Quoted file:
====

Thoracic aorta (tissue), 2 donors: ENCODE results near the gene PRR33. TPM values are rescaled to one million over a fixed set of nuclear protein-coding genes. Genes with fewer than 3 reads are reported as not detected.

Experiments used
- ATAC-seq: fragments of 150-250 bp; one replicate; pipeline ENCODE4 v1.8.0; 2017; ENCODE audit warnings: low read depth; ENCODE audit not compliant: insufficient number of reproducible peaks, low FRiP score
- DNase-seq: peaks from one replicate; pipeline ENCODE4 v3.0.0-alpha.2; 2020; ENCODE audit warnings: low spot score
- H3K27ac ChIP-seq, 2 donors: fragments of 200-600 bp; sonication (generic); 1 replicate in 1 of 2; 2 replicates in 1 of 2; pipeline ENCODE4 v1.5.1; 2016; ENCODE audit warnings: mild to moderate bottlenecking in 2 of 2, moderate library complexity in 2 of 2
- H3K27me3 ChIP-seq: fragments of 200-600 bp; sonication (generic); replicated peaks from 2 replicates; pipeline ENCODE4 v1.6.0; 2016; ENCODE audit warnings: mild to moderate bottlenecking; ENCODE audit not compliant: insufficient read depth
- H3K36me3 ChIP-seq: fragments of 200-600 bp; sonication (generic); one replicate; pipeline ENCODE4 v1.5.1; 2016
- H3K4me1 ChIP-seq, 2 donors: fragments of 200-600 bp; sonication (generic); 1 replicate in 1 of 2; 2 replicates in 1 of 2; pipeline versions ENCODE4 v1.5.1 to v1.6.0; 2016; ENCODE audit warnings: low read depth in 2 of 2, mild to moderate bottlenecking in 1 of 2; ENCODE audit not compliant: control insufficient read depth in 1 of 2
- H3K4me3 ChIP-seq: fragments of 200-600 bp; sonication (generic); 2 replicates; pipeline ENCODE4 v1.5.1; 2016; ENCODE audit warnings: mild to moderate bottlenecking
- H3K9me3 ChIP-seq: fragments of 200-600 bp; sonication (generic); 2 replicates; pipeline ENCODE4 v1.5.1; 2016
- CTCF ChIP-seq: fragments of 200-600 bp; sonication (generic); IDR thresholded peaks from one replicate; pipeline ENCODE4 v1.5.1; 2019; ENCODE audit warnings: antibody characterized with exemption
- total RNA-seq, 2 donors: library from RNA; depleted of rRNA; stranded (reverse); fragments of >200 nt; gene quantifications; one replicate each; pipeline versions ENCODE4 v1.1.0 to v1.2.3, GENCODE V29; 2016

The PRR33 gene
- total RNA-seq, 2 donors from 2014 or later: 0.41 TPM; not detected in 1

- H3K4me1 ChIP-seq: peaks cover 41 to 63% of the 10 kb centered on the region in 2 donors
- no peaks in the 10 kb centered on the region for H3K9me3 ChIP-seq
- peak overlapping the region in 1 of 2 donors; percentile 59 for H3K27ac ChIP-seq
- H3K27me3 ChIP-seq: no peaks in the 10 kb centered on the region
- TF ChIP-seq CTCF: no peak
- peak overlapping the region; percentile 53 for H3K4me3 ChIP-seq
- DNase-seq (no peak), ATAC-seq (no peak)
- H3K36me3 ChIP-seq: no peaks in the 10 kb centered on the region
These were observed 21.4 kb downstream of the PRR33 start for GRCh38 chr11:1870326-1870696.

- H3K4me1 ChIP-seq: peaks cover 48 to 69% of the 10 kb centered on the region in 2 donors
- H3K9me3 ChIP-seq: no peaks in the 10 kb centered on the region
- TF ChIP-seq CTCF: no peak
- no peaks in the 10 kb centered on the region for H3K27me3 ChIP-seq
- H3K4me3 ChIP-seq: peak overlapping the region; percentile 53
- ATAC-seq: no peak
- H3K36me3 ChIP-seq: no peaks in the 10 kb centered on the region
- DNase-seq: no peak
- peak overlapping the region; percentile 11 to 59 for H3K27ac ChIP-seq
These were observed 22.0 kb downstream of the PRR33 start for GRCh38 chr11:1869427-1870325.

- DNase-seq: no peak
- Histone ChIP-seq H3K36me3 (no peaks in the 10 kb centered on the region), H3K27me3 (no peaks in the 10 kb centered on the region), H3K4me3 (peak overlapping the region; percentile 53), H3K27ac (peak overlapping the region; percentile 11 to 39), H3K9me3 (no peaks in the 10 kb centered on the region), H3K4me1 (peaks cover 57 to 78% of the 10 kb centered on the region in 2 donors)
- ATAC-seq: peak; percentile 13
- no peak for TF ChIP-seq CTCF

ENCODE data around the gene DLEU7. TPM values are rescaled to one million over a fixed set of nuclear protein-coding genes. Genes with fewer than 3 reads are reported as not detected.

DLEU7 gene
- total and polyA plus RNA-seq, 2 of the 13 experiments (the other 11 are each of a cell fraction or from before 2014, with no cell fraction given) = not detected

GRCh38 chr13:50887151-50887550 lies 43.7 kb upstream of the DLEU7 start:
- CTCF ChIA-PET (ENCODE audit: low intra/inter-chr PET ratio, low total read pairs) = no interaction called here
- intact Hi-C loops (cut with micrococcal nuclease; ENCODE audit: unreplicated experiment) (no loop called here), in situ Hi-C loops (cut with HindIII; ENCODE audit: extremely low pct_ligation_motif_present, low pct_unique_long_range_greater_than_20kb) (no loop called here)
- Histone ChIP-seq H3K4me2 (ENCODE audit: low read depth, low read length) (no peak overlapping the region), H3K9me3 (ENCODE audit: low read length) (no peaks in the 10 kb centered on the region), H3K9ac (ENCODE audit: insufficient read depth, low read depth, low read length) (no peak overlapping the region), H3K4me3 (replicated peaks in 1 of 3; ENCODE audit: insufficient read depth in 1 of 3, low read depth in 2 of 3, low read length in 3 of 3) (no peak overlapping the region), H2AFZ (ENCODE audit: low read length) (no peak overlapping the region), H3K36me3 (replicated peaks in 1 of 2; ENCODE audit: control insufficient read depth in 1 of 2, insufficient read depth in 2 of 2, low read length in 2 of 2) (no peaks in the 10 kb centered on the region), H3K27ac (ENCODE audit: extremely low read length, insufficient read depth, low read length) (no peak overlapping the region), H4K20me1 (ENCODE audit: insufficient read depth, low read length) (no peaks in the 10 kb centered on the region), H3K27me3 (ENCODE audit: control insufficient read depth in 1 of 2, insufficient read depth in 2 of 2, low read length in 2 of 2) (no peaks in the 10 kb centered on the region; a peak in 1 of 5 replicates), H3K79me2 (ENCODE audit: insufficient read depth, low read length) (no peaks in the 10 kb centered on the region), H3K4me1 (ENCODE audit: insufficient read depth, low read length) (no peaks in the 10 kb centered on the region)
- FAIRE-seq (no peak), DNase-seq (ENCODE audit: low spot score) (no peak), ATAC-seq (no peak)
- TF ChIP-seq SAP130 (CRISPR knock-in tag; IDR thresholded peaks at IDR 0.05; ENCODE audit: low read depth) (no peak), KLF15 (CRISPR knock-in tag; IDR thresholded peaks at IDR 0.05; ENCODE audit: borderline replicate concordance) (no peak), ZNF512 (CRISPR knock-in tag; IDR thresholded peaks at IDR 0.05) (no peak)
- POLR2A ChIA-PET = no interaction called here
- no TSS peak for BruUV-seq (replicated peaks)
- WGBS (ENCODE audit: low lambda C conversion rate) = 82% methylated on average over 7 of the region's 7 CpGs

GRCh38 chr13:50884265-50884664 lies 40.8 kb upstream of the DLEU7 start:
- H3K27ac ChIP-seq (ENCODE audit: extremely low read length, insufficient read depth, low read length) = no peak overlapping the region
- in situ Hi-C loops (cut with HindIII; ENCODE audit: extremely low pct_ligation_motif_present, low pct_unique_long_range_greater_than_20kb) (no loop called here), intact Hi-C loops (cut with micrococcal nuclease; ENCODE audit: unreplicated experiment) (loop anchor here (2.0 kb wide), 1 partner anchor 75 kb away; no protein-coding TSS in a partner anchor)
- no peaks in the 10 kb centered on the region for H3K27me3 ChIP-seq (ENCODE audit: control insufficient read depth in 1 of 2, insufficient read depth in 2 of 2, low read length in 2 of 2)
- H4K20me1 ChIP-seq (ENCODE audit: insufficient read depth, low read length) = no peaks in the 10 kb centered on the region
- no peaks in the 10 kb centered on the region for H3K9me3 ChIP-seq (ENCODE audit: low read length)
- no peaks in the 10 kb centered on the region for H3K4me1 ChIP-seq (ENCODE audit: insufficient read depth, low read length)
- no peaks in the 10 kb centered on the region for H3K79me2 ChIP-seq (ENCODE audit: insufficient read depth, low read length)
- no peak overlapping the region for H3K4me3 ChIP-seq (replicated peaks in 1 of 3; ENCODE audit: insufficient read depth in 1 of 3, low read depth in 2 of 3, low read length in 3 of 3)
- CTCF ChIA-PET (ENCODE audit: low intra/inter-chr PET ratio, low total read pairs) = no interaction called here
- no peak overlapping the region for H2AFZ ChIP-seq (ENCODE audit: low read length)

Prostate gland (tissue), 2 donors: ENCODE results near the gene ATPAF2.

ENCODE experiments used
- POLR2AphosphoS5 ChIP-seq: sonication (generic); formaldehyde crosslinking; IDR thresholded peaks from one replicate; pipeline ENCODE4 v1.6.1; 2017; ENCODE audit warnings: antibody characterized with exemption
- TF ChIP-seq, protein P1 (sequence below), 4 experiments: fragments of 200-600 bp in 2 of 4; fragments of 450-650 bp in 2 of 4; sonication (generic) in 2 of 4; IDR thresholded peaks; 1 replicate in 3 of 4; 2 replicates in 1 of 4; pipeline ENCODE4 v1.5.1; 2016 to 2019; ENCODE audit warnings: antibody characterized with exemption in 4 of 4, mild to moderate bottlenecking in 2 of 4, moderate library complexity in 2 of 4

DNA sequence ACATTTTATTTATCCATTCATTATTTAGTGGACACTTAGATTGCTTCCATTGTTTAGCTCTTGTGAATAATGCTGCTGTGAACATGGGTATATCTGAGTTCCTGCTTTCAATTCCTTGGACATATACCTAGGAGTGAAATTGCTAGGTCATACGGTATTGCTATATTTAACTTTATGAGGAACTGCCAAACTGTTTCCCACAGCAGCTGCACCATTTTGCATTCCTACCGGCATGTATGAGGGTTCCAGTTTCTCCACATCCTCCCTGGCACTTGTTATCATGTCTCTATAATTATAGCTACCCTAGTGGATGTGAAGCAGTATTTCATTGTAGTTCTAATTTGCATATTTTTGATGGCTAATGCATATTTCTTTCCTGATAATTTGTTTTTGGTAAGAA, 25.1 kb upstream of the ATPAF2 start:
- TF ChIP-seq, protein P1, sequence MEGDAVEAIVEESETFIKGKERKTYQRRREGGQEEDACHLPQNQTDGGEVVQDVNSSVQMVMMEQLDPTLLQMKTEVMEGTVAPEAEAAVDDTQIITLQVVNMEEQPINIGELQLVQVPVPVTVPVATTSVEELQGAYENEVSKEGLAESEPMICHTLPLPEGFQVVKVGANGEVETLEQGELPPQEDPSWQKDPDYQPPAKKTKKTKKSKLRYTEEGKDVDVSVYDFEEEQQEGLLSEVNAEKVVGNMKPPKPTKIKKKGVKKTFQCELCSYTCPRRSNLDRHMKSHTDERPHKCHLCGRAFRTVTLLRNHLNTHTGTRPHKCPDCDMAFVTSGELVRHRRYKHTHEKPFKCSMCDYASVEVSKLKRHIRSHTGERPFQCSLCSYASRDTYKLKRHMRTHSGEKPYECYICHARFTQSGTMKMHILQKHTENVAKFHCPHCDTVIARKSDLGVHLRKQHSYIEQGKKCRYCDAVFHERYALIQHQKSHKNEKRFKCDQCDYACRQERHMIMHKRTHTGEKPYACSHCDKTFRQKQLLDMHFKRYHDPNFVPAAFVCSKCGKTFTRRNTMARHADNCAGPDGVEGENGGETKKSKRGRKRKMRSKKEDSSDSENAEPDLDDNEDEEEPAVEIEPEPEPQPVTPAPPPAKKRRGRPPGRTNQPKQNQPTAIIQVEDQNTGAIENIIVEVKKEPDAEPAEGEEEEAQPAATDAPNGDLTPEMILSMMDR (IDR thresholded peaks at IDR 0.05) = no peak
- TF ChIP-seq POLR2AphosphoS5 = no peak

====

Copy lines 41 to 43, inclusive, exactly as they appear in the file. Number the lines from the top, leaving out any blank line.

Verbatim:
GRCh38 chr13:50887151-50887550 lies 43.7 kb upstream of the DLEU7 start:
- CTCF ChIA-PET (ENCODE audit: low intra/inter-chr PET ratio, low total read pairs) = no interaction called here
- intact Hi-C loops (cut with micrococcal nuclease; ENCODE audit: unreplicated experiment) (no loop called here), in situ Hi-C loops (cut with HindIII; ENCODE audit: extremely low pct_ligation_motif_present, low pct_unique_long_range_greater_than_20kb) (no loop called here)